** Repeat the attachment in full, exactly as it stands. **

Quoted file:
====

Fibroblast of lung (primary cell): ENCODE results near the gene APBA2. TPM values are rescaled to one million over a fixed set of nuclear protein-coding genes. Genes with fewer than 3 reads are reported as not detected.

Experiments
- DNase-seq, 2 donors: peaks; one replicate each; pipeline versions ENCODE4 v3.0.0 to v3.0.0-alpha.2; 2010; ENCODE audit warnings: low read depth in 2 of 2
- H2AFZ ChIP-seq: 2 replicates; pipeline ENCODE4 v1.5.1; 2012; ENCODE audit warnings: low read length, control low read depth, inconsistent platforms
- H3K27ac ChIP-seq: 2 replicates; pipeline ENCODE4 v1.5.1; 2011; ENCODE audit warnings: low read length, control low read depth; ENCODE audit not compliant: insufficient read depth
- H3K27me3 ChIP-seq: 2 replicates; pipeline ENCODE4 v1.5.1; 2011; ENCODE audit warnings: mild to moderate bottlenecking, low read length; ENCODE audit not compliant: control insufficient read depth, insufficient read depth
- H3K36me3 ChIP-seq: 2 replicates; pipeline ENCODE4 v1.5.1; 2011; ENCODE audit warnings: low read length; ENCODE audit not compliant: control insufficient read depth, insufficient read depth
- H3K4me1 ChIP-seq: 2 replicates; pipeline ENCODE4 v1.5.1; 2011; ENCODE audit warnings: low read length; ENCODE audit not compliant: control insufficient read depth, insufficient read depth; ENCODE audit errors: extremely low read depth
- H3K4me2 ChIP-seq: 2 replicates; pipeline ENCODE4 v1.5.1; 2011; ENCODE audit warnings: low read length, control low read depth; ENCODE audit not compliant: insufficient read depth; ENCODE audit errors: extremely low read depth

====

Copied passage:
Fibroblast of lung (primary cell): ENCODE results near the gene APBA2. TPM values are rescaled to one million over a fixed set of nuclear protein-coding genes. Genes with fewer than 3 reads are reported as not detected.

Experiments
- DNase-seq, 2 donors: peaks; one replicate each; pipeline versions ENCODE4 v3.0.0 to v3.0.0-alpha.2; 2010; ENCODE audit warnings: low read depth in 2 of 2
- H2AFZ ChIP-seq: 2 replicates; pipeline ENCODE4 v1.5.1; 2012; ENCODE audit warnings: low read length, control low read depth, inconsistent platforms
- H3K27ac ChIP-seq: 2 replicates; pipeline ENCODE4 v1.5.1; 2011; ENCODE audit warnings: low read length, control low read depth; ENCODE audit not compliant: insufficient read depth
- H3K27me3 ChIP-seq: 2 replicates; pipeline ENCODE4 v1.5.1; 2011; ENCODE audit warnings: mild to moderate bottlenecking, low read length; ENCODE audit not compliant: control insufficient read depth, insufficient read depth
- H3K36me3 ChIP-seq: 2 replicates; pipeline ENCODE4 v1.5.1; 2011; ENCODE audit warnings: low read length; ENCODE audit not compliant: control insufficient read depth, insufficient read depth
- H3K4me1 ChIP-seq: 2 replicates; pipeline ENCODE4 v1.5.1; 2011; ENCODE audit warnings: low read length; ENCODE audit not compliant: control insufficient read depth, insufficient read depth; ENCODE audit errors: extremely low read depth
- H3K4me2 ChIP-seq: 2 replicates; pipeline ENCODE4 v1.5.1; 2011; ENCODE audit warnings: low read length, control low read depth; ENCODE audit not compliant: insufficient read depth; ENCODE audit errors: extremely low read depth